In fact I was suspended from a Friend 2 and 3, a Rock 6, a Hex 5, and a number 4 Wallnut, all bombproof. Barry gave them an approving tug and brightened up considerably. "This is not the man I knew; do your children know their Dad has grown up a wimp?" he chided, gleefully embarking on the remaining 80ft of overhanging hand-traverse. At the end of it he hung from one hand and shouted, "Take my picture" But I was too busy working out the consequences of a 150ft pendulum should I slip and rip out all the gear...... Minced beef!

Talking of minced beef, for supper we had lentils, courgettes, pasta, peppers... Then it was down the boozer again for several — and I mean several — pints of the landlord's best, "and hold the lemonade top, my goodfellow". By Jove, he'd have us drinking from pint glasses by the end of the week. We must have had a few because on the walk back we gazed up at the stars and speculated about the meaning of life. Always a bad sign.

Next day the army were pooping off at at the day-glo practice target on the range (do the enemy really paint their tanks bright orange for ease of recognition?), so we diverted to Mowing Word where Barry had promised me Heart of Darkness and New Morning as a special treat. Barry abseiled down the tied-off spare rope. I abseiled down after him. We stood side by side on the starting ledge above the sea. Can you spot the difference? Yes, Barry had a coil of rope over his shoulder. I said I'd muddle through on a single nine. "Can't miss it," Barry said, sending me off around the arete, 'a hundred foot traverse along the break — most obvious line on the crag.' It was obvious all right: a mirror image of Pigs on the bloody Wing without footholds. I took a deep breath and launched out across the undercut, overhung wall, hand-traversing like a frantic ape, hanging from jams to place gear and deeply regretting leaving Barry with the prusik loops. After 60ft I came to a bridging rest in a corner from where I could look back across the concave wall. Whoops. Twenty feet above my hand-traverse was the true line of Heart of Darkness — a seaside saunter across a line of huge hand and foot holds. What a dick.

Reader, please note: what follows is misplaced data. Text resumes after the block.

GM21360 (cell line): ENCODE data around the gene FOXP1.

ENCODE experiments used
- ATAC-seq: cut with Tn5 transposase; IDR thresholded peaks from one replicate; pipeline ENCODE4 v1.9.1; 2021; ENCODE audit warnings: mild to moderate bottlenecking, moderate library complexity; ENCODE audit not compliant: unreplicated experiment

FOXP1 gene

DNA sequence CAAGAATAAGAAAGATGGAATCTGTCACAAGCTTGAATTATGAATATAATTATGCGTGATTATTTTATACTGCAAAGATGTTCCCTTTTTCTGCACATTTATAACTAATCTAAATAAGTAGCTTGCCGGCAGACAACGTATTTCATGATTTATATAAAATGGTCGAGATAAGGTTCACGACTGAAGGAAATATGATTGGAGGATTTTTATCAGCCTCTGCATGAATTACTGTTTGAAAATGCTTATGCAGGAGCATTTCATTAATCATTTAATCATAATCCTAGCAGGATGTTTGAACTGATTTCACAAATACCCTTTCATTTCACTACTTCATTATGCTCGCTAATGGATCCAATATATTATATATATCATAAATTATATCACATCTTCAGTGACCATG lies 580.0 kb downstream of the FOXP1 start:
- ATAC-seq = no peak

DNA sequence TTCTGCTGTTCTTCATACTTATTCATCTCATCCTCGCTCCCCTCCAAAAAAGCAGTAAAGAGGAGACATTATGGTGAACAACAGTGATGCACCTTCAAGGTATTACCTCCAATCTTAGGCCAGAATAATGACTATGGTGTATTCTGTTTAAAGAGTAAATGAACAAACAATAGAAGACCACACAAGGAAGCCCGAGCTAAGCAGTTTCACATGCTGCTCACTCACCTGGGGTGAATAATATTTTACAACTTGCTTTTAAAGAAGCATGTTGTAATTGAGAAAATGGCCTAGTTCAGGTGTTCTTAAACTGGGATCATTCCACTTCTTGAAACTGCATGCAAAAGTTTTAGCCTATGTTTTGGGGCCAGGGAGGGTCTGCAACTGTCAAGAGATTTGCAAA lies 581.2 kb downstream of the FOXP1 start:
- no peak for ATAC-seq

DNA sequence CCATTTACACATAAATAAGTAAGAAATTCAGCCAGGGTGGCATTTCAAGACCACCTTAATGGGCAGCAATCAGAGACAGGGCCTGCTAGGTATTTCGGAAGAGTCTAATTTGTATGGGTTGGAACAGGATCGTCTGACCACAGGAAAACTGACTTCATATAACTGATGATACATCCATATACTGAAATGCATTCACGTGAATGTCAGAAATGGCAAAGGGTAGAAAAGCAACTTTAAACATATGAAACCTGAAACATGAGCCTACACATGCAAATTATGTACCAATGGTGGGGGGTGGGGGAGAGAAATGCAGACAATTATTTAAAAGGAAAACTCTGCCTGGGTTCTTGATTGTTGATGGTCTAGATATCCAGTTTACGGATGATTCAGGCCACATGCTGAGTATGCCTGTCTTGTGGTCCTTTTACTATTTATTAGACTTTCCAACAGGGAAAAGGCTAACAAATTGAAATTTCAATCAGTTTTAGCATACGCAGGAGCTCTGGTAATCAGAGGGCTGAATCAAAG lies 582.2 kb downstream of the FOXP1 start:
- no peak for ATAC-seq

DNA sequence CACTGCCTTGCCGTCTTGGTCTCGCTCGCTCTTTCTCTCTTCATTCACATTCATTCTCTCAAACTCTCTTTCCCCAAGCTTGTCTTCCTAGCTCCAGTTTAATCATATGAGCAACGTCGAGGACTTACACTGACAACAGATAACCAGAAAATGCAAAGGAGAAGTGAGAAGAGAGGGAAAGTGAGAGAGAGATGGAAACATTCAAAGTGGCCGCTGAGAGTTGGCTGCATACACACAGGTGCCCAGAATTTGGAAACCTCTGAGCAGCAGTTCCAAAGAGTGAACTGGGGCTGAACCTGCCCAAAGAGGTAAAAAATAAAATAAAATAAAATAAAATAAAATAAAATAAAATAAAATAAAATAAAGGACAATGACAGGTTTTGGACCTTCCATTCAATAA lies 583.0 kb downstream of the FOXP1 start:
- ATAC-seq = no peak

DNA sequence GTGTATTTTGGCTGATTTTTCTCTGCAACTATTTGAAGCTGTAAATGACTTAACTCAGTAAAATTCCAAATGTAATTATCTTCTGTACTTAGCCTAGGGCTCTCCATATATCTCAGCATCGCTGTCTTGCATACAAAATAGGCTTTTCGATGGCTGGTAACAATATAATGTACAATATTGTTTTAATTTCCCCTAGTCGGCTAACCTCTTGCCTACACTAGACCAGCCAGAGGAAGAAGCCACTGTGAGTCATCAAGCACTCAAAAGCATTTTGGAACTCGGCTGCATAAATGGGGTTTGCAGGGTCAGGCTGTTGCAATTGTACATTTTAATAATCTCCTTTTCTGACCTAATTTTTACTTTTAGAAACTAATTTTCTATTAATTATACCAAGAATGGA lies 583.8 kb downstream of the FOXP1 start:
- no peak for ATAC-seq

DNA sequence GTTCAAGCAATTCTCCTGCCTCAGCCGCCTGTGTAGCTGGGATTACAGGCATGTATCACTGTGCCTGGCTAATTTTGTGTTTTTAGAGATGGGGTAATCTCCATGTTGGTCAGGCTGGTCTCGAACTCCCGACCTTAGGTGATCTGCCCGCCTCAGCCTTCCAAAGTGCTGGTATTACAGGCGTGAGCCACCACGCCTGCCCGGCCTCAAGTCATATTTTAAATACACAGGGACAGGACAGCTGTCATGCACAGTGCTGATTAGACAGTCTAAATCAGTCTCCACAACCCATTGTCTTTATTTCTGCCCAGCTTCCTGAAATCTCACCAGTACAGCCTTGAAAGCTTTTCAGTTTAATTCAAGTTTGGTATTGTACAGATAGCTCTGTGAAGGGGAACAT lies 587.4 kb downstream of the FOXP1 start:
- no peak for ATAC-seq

Barry's head appeared round the arete and the full impact of my mistake hit him square in the face: "What have you done, what have you done?" he groaned. He lunged across from jug to jug, pretending for my sake to find it difficult. "Hideous, hideous!" he cried, clearly enjoying every minute of it. After only three routes Barry unexpectedly announced that the day's quota had been filled. "Saving myself for tomorrow," he announced ominously. That night as I munched through another bowl of lentils, courgettes, pasta and peppers, I prayed for us to be struck down by a debilitating bowel complaint. Then we went to the pub for several beers — and I mean several —and on the way back we looked up at the stars and speculated on the meaning of life all over again. And after that I was ready for anything.